Crystallite orientation map of a mature molar. Red parts have well oriented crystallites, blue parts have lower orientation. Adapted from Simmons et al.
Crystallite orientation map of a mature molar. Red parts have well oriented crystallites, blue parts have lower orientation. Adapted from Simmons et al.

Biomimetics is a creative science where inspiration comes from nature to generate biologically inspired materials and processes. Sometimes creativity comes in the form of transplanting an idea from its biological context into a novel use. For example in architecture: the Eastgate Centre, a mid-rise office complex in Harare, Zimbabwe, takes inspiration from internal termite mound structures to stay cool without air conditioning, despite outside air temperatures reaching over 40 °C. As such this building uses only 10% of the energy of a conventional building its size [1].

Other times, biomimetics is used in more literal contexts to mimic human biological processes and structures to produce medical and dental materials for clinical benefit. In these case creativity comes in the form of finding innovative ways to design experiments to understand the complex processes and structures in as much detail as possible at as close as possible to physiological conditions, in order to replicate or replace them synthetically.

Creativity is essential if we are to solve one of the greatest challenges in the field of dentistry: Can we grow a new, functioning replacement biological tooth? How do we uncover the dynamic processes involved in biomineralization when the protein building blocks that guided the hierarchical structure are absent in the finished product?

Dental enamel is the most extreme case of a dynamic biomineralization process, where at the start of the process there is 0% mineral, 100% protein and water, and by the end its 96% mineral (bone is 60–70%) and as such is the most highly mineralized tissue in the human body. If lost through tooth decay or acid erosion, it cannot replace itself. Unlike most biological materials, enamel has no living cells so it cannot repair itself, and has no nerves so cannot feel and respond to acid attack or bacterial decay. In terms of biomimetics, our hope is to construct a similar inorganic material through synthetic routes.

One way of being creative in this field is to use animal models to study developing tissues that are difficult to obtain from living humans due to ethical considerations (since permanent developing teeth sit in the jawbones of children aged 1–13 years old). This approach has led to recent success in synthetic biological tooth replacement in mice [2]. However, it has limitations because it is known that each species has enamel specialized to their diet, habitat and function, and rodent enamel has a growth rate and ultrastructure quite different to human enamel [3].

An alternative route finds creative ways to solve the puzzle of human enamel development using two crucial tools. The first is collaboration with archaeologists who have access to human dental enamel at different stages of development from burial sites where children died whilst their teeth were still developing. This removes the compromise of using animal models.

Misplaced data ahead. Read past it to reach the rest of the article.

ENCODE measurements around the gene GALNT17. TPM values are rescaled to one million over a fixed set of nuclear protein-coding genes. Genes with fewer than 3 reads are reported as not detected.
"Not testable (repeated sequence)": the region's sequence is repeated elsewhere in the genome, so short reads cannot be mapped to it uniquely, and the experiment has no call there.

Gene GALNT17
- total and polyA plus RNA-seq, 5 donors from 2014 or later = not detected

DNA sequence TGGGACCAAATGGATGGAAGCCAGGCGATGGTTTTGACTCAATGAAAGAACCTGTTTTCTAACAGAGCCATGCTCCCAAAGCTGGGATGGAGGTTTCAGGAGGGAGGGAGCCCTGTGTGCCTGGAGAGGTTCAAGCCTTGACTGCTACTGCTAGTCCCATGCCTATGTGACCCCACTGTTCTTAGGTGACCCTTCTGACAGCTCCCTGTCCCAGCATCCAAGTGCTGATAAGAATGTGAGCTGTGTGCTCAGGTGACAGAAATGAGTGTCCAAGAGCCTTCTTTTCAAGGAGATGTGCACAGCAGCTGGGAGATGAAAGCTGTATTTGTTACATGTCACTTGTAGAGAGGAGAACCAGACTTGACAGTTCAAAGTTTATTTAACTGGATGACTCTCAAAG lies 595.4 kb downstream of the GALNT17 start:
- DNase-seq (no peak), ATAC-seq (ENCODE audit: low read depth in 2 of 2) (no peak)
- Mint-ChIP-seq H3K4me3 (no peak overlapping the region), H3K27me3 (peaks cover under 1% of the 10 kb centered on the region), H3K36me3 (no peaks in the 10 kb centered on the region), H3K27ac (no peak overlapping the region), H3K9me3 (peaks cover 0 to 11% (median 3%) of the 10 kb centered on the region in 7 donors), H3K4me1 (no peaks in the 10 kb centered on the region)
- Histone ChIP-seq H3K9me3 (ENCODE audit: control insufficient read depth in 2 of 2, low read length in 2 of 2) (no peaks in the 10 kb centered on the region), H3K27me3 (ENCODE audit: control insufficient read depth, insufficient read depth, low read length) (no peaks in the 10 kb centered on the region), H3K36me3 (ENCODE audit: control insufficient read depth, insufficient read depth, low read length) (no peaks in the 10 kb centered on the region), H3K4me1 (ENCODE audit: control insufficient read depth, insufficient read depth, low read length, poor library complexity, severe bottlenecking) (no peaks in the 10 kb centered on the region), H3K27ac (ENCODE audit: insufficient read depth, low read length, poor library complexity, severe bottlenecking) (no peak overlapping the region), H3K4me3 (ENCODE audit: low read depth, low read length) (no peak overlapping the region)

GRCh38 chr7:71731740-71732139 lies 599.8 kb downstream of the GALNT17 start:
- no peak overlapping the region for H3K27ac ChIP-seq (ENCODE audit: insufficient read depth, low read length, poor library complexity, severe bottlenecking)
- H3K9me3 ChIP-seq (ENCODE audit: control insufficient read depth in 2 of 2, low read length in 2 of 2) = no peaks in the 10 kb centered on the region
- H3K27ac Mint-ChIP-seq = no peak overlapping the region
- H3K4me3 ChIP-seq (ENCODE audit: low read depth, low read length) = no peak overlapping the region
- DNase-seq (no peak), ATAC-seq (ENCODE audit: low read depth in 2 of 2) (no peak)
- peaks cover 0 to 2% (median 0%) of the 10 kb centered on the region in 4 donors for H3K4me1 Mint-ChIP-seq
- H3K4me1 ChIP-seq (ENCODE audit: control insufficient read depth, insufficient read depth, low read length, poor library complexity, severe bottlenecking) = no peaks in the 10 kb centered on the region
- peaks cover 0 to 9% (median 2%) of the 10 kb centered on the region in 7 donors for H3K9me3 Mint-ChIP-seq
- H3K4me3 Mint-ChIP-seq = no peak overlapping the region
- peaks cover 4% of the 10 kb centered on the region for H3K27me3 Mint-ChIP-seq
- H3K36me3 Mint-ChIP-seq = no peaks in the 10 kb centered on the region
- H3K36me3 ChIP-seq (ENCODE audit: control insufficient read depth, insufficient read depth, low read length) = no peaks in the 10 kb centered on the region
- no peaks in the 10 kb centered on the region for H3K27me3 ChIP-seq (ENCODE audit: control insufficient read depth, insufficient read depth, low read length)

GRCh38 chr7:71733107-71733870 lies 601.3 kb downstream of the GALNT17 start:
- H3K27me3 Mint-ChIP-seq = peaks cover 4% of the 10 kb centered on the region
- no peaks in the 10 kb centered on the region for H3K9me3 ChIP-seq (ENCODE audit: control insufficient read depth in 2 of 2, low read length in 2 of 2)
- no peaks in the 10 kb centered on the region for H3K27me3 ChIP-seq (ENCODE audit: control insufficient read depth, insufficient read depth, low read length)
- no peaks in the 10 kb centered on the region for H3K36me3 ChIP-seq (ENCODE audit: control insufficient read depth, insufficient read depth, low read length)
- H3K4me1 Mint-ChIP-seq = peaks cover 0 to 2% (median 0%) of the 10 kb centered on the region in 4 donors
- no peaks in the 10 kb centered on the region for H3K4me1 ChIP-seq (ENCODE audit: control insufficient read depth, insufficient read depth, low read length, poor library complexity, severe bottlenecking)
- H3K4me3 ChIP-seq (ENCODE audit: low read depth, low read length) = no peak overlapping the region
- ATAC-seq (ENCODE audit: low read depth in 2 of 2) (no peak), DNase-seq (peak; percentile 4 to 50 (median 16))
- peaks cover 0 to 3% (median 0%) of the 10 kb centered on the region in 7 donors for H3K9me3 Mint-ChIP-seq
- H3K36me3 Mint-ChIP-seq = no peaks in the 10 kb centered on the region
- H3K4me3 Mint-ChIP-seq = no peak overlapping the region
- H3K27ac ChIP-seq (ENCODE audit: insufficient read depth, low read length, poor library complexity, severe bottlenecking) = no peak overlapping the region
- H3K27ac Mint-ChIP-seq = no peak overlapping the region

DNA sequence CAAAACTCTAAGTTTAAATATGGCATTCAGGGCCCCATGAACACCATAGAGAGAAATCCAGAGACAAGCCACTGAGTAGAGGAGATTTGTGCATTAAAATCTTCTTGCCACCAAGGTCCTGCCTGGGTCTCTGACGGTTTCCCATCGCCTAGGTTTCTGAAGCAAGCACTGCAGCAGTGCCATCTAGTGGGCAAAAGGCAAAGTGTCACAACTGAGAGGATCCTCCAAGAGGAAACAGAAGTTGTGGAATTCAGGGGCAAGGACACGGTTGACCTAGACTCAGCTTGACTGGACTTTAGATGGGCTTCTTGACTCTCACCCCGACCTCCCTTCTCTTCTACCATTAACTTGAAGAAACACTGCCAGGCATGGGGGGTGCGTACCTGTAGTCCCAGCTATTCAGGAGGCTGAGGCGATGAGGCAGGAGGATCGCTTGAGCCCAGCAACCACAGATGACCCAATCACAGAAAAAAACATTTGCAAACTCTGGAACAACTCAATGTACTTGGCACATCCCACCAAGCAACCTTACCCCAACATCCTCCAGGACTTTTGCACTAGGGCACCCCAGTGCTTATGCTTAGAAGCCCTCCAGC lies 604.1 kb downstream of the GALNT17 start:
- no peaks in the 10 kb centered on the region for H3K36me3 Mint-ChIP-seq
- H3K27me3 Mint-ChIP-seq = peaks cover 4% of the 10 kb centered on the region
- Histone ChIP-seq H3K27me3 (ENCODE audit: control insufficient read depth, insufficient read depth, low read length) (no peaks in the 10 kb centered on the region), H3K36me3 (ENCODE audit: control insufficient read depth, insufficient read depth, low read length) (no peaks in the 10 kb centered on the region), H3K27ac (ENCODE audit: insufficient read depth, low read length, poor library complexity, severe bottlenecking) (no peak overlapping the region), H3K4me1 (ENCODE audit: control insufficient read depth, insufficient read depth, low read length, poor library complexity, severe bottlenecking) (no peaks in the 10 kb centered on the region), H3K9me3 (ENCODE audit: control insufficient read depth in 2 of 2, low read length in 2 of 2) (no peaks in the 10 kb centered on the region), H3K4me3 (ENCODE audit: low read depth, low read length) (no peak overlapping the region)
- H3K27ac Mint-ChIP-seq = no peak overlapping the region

The second is using the advanced structural characterization technique of synchrotron X-ray diffraction and X-ray diffraction tomography (XRD-CT). This allows us to quantify the crystallographic, nano- and micro-scale structures of this crystalline material, in order to replicate them.

Using synchrotron X-ray diffraction and XRD-CT at beamlines ID15 and XMaS (BM28) at the European Synchrotron Radiation Facility we have studied human teeth at several different stages of enamel development. This has revealed that, in human enamel, mineralization does not occur evenly across the whole tooth surface. Instead, it is focused initially at the interface with the underlying dentine and inside the cusps (tips of the teeth). It then spreads into the bulk of the enamel as you get older [4]. The crystallites of enamel start uniform in shape and size across the whole tooth crown. They gradually become large and needle-like at the biting regions of the tooth, and remain small and less elongated on the sides of the tooth away from biting areas when the tooth is fully mature [5]. These detailed insights help us understand the precise timing and spatial development of mineralization in enamel in a way that no other route could tell us. Understanding this complex natural biomineralization process sparks imaginative ideas to achieve similar structures synthetically.

And so, it is important to think creatively when studying complex biological systems for the benefit of medical and dental materials science. By being creative and imaginative in experimental design we can continue to push the boundaries of our knowledge of complex biological materials and processes which we can then learn to biomimetically replicate and replace.

Further reading


2. E. Ikeda, et al., Fully functional bioengineered tooth replacement as an organ replacement therapy. Proc. Natl. Acad. Sci. U.S.A., 106 (2009), pp. 13475–13480

3. A. Boyde, D.J. Chadwick, G. Cardew (Eds.), Dental Enamel, Proceedings of the Ciba Foundation Symposium 205, John Wiley & Sons, Chichester (1997), pp. 18–31
4. L. Simmons, et al., Mapping the spatial and temporal progression of human dental enamel biomineralization using synchrotron X-ray diffraction. Arch. Oral Biol., 58 (11) (2013), pp. 1726–1734

5. M. Al-Jawad, et al., Biomaterials, 28 (2007), pp. 2908–2914

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DOI: 10.1016/j.mattod.2014.08.002